6 comments on “A look at some MS-SQL attacks (overview)

  1. I understand the Brute Force method…i.e. iterating over username/passwords until they get lucky…but I fail to see how the SQL Command attack works. If they can’t login how can they execute any SQL Commands?

    • Hi Dan,

      This particular attack is relying on being able to guess the root user’s password. How to protect yourself from the cna12.dll MySQL attacks lists the four conditions that need to be met for this particular attack to work.

      Speaking about security attacks in general, a number of attacks work by exploiting a vulnerability in a particular application/service. These vulnerabilities often allow the attacker to change the instructions that the victim computer is running, usually resulting in the victim application/service running instructions that are provided by the attacker. You will often see these vulnerabilities described as ‘allowing execution of arbitrary code’. The code that the attacker runs can do anything that the application/service is able to do, as it is running as the application/service. Depending on where in the application/service the vulnerability lies, it may be exploitable before/without authentication.

      Say, for example, that the MySQL service had such a vulnerability. If an attacker sent what is often described as a ‘specially crafted request’ (or packet), it could exploit the vulnerability and cause the MySQL server to run instructions/code that the attacker wants it to run. These instructions aren’t MySQL/SQL commands, but are assembly language/machine code instructions.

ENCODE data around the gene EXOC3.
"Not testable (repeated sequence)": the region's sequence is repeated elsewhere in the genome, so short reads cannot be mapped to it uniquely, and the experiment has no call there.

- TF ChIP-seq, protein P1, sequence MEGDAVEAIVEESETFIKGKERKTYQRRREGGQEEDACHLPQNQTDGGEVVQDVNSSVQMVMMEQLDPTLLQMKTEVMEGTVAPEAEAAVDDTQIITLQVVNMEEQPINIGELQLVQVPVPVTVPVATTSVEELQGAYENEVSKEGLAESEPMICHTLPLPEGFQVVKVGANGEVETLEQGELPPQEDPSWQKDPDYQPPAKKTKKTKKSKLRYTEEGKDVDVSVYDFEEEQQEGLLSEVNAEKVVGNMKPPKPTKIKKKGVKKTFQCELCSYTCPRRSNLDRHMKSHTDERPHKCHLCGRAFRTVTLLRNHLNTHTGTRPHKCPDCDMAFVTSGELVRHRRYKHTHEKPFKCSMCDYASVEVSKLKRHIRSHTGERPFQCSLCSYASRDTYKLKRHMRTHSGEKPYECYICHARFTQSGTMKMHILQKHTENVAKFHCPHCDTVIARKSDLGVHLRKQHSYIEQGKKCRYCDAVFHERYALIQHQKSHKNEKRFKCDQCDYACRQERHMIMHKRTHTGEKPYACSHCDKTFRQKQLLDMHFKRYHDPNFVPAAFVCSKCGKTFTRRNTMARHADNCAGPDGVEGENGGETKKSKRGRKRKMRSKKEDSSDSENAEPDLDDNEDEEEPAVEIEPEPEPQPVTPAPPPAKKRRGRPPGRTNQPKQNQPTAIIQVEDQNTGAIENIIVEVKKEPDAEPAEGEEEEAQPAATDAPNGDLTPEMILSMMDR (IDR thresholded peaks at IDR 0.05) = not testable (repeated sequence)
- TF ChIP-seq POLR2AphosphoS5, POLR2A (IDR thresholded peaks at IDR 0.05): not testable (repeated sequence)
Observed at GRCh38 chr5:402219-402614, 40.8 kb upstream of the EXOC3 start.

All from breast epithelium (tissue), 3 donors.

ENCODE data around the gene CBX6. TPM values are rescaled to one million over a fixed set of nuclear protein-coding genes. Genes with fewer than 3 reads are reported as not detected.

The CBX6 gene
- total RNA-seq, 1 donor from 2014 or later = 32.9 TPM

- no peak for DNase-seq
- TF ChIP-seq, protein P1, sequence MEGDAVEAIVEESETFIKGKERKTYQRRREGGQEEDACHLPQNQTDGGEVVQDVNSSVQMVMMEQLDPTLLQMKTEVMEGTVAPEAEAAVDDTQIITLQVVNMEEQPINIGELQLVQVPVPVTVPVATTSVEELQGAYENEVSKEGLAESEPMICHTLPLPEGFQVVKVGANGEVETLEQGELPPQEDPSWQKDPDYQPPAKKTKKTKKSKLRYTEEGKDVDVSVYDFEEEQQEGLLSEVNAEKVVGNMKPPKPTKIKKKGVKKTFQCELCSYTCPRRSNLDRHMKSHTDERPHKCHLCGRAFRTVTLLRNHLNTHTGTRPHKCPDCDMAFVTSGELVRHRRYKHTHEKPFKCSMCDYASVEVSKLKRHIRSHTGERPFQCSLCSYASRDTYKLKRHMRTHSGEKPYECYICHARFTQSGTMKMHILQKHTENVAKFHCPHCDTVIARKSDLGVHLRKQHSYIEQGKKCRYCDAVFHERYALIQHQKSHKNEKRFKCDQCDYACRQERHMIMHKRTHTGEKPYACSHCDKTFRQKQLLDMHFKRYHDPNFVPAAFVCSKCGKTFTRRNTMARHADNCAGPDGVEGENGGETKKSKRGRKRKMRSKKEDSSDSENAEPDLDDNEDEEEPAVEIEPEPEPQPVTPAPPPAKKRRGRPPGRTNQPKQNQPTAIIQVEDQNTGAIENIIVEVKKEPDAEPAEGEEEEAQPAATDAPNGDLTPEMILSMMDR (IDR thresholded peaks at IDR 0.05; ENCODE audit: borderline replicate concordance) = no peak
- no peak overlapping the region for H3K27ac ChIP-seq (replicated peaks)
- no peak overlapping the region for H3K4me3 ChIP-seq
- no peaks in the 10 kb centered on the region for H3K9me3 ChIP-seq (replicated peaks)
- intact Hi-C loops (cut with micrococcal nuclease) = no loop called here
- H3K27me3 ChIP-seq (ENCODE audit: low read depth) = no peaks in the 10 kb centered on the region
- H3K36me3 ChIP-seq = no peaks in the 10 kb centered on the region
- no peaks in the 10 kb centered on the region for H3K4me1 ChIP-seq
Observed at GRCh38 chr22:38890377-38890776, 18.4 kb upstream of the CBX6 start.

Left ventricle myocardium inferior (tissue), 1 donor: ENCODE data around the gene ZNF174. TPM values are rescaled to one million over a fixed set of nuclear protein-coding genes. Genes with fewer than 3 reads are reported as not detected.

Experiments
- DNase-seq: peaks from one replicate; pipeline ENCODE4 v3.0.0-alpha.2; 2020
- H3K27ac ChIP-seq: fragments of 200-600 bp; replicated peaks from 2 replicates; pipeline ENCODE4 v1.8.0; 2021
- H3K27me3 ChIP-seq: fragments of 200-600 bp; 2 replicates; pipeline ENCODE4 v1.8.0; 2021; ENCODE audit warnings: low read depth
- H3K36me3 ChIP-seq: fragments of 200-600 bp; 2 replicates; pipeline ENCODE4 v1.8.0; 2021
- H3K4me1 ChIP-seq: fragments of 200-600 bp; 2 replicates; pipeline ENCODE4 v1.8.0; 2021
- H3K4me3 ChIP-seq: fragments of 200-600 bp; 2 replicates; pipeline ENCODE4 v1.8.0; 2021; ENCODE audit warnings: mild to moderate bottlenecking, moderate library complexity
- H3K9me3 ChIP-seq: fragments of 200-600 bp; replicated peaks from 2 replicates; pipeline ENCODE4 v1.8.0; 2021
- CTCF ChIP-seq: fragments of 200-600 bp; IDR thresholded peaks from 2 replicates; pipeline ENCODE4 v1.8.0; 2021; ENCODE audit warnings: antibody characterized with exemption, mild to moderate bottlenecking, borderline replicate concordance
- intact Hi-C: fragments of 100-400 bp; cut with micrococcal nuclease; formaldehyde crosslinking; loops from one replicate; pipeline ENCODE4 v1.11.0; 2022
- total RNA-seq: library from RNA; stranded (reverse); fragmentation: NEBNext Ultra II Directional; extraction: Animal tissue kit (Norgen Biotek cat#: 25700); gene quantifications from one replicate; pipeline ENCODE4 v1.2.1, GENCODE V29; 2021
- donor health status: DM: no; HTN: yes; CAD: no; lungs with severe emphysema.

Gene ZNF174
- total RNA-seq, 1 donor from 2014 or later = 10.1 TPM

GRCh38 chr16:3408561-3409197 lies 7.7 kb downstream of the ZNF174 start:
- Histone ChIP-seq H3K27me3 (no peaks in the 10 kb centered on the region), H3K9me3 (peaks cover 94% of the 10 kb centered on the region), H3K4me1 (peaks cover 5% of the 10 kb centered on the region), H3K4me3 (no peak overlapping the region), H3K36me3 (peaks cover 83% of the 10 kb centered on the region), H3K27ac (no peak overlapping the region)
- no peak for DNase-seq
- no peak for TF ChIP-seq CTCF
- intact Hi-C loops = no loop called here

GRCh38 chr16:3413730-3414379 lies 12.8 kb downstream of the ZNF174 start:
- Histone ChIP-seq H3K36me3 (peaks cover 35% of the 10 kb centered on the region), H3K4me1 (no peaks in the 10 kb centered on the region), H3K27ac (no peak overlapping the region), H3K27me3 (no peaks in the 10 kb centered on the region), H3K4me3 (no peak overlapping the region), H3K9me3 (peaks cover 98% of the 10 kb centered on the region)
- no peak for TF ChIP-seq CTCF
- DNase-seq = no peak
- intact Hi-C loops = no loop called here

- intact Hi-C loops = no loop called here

Such assembly language/machine code instructions have access to the same Windows (operating system) functions that the MySQL server has access to, and as such the exploit can create files, delete files, download and run more malicious software, change registry settings (to automatically start any downloaded malicious software, for instance), and the list goes on.

      Musingly,
      Karl.

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  3. Great write-up! Had a production SQL server show failed logins in event viewer today. after searching the most used login ID’s I came across this post. SA, KISADMIN, DJAPPLE, VICE, CHRED1433, all from an originating ip in china. Glad you setup the honeypot because I was REALLY curios to see what sorts of things would happen if the credentials were guessed. 😉

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